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Abstract: FR-PO1072

Role of the ICOS/ICOS-L Costimulatory Pathway and of Circulating Extracellular Vesicles as Potential Biomarkers and New Therapeutic Targets in Lupus Nephritis

Session Information

Category: Glomerular Diseases

  • 1202 Glomerular Diseases: Immunology and Inflammation


  • Cantaluppi, Vincenzo, University of Piemonte Orientale (UPO), Novara, Italy
  • Mazzariol, Martina, University of Piemonte Orientale, Novara , Novara, Italy
  • Merlotti, Guido, University of Piemonte Orientale, Novara, Italy
  • Quaglia, Marco, Università del Piemonte Orientale, Torino, Italy

The costimulatory pathway ICOS/ICOS-L and extracellular vesicles (EV), microparticles known to have a role in cell-to-cell communication, both appear to be involved in tissue injury associated with SLE. The aim of this study was to evaluate the association between ICOS, ICOS-L or EV plasma levels and clinical expression of lupus nephritis (LN).


Main clinical and laboratory parameters were compared among 67 SLE patients (52 with LN and 15 with only rheumatological SLE) and 50 healthy controls. Plasma levels of ICOS/ICOS-L were assessed by ELISA and EV were evaluated by Nanotrack and FACS analysis.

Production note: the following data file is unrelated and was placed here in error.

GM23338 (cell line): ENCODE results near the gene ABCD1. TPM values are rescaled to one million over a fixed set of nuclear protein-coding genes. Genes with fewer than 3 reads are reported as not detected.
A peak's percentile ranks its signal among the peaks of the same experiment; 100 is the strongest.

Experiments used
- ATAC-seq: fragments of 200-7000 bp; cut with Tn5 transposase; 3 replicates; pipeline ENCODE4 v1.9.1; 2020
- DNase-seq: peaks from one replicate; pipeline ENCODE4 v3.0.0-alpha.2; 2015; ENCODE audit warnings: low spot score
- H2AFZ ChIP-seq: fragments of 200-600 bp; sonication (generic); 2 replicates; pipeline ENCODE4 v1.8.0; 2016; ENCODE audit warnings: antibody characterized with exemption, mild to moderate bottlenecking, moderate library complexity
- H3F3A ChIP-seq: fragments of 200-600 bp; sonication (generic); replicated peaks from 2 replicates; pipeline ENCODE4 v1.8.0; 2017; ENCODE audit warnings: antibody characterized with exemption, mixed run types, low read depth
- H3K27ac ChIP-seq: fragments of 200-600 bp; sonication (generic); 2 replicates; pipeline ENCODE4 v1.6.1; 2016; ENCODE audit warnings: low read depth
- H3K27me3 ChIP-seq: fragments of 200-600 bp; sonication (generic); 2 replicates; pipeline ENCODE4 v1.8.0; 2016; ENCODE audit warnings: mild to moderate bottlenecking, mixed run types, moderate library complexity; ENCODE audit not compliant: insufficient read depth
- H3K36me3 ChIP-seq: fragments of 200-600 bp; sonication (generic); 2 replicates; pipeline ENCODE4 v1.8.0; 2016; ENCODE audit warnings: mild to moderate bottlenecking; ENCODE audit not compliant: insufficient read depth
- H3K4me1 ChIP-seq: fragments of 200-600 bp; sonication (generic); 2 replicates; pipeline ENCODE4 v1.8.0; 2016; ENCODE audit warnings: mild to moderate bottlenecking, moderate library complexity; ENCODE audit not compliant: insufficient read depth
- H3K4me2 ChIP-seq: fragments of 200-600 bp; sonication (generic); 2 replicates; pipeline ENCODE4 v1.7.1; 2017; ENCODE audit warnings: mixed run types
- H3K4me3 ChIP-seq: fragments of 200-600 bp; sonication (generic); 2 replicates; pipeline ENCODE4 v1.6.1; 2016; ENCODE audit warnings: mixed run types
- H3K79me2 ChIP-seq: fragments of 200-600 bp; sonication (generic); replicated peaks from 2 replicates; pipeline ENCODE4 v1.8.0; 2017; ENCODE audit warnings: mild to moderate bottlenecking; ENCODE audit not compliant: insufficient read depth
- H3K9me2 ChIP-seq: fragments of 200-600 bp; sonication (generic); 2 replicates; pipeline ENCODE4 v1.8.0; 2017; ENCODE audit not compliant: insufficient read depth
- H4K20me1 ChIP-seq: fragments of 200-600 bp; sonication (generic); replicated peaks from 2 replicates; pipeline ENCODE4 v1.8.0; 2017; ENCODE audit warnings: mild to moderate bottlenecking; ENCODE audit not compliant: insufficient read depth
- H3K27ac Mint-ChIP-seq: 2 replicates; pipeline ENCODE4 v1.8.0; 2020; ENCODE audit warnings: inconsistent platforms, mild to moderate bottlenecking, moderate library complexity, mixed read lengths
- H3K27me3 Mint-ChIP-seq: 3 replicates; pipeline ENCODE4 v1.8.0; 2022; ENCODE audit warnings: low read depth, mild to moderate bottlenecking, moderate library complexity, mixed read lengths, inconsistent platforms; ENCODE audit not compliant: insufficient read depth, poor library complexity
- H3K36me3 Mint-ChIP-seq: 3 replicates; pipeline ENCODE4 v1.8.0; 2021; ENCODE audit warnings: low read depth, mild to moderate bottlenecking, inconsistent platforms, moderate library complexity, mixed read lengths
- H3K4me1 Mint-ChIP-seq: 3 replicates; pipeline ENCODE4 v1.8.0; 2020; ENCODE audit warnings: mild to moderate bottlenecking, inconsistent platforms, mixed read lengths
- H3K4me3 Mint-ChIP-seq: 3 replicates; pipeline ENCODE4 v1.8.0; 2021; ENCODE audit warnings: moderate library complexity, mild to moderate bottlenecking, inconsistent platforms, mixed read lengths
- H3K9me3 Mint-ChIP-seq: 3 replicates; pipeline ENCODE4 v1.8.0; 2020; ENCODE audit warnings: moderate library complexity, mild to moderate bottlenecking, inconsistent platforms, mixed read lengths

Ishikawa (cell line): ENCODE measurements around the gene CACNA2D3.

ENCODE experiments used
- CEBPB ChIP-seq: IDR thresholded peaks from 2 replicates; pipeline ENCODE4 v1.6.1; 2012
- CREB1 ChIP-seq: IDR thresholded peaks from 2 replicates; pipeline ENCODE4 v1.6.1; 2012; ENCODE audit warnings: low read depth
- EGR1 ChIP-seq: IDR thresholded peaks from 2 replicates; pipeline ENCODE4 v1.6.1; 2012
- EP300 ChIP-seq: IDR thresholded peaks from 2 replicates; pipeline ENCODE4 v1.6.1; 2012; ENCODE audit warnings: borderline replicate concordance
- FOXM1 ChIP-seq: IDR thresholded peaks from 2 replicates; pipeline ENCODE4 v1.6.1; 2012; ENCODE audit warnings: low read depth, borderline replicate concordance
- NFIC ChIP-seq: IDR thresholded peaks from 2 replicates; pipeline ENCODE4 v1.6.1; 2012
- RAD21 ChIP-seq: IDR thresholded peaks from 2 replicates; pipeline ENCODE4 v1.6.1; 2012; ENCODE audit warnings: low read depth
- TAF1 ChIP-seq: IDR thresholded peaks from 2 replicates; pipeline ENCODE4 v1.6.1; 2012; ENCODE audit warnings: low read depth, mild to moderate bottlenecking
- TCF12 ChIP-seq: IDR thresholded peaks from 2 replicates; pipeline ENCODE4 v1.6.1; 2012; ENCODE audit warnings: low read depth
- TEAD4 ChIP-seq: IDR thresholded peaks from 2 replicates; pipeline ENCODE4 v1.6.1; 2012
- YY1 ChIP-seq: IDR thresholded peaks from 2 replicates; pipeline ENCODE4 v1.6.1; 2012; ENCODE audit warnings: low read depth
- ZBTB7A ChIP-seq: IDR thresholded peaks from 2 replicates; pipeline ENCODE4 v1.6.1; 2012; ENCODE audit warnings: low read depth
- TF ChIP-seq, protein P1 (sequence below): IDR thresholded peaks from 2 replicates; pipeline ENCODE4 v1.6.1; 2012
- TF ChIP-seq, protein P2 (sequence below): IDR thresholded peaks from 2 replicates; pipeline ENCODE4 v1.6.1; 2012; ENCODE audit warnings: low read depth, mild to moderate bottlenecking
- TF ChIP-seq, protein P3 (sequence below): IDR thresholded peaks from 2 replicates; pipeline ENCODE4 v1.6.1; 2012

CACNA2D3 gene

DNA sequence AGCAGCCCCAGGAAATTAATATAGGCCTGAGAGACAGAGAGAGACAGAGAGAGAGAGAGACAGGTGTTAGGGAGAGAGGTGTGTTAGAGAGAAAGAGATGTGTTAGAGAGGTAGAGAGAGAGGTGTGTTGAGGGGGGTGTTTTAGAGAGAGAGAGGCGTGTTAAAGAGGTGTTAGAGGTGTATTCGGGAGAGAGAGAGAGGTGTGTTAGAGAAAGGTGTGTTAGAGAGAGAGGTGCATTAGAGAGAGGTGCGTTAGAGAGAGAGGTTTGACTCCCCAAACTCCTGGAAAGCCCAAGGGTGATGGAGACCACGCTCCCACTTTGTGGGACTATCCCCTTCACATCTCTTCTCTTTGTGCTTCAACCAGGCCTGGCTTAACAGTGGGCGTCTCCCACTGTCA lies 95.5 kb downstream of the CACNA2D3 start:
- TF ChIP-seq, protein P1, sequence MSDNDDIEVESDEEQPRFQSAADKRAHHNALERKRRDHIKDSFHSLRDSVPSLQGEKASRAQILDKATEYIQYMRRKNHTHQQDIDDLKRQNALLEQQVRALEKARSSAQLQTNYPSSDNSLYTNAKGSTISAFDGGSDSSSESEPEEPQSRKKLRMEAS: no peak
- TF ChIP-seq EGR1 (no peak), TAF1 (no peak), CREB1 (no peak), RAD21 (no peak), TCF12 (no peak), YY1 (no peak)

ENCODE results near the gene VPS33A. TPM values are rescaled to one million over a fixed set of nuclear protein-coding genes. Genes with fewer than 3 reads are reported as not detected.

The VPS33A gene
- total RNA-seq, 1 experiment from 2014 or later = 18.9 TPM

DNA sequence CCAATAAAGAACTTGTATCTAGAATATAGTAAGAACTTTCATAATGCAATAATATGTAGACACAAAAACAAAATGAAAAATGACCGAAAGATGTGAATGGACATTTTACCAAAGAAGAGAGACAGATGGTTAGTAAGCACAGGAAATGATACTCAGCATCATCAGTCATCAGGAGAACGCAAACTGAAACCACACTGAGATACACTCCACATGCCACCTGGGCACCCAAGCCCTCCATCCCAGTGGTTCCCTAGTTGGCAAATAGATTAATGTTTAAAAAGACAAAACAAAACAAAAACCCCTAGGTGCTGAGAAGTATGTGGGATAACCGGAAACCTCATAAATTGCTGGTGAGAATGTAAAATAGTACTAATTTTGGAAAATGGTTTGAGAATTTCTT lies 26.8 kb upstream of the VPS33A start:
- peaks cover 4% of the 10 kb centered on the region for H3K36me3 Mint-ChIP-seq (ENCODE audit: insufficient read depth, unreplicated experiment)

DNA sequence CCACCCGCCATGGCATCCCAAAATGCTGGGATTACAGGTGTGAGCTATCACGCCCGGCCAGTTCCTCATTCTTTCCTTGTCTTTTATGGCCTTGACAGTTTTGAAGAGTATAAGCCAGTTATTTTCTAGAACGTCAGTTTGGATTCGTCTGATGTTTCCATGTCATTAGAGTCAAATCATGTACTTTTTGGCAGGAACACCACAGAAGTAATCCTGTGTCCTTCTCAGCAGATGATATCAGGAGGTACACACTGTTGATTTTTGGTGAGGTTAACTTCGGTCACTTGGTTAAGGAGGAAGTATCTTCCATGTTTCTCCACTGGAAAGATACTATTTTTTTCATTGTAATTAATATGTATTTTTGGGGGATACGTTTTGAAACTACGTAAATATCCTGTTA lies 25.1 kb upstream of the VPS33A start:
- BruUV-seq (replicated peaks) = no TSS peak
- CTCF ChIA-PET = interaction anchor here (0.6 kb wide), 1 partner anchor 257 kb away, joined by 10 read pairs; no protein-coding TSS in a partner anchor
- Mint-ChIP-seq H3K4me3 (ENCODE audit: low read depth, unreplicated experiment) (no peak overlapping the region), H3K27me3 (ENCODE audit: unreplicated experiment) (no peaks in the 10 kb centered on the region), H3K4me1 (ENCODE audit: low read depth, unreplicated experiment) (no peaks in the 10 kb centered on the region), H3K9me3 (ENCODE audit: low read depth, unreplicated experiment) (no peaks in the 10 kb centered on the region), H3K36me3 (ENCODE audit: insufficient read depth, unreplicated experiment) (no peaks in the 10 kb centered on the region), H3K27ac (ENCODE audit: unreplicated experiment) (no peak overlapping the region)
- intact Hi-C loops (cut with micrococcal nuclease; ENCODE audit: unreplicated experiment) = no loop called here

Serum levels of ICOS and ICOS-L were significantly increased in SLE as compared with healthy controls (p<0.001) and associated with disease duration (p=0.036 for ICOS and p<0.001 for ICOS-L), presence and severity of LN at diagnosis (p=0.017 and p=0.001), proteinuria (p=0.014 and p<0.001) and nephritic sediment (p=0.005 and p=0.010). ICOS levels also correlated with established scores such as SLICC (p=0.027) and SLEDAI-2K (p=0.001) at diagnosis. At univariate logistic regression analysis, disease onset at younger age (p=0.007), ICOS (p=0.044) and ICOS-L levels (p=0.009) were associated with LN; however, at multivariate analysis only disease onset at younger age (p=0.018) and ICOS-L (p=0,047) were indipendently associated with renal involvement. Plasma EV levels were higher in SLE patients with LN (p<0.001) without discrimination between prolipherative and non-prolipherative classes: however, EV levels correlated with proteinuria (p=0.032) and ICOS levels (p=0.026). Of interest, FACS analysis revealed the presence of both ICOS and ICOS-L on EV surface.


ICOS and ICOS-L plasma levels are increased in SLE and appear to identify a subset of SLE patients with long-lasting disease and severe LN at presentation. In addition, plasma EV levels were also higher in SLE patients with LN and correlated with ICOS: circulating EV carried ICOS and ICOS-L proteins. ICOS/ICOS-L pathway and circulating EV may be potential biomarkers and new therapeutic targets in LN.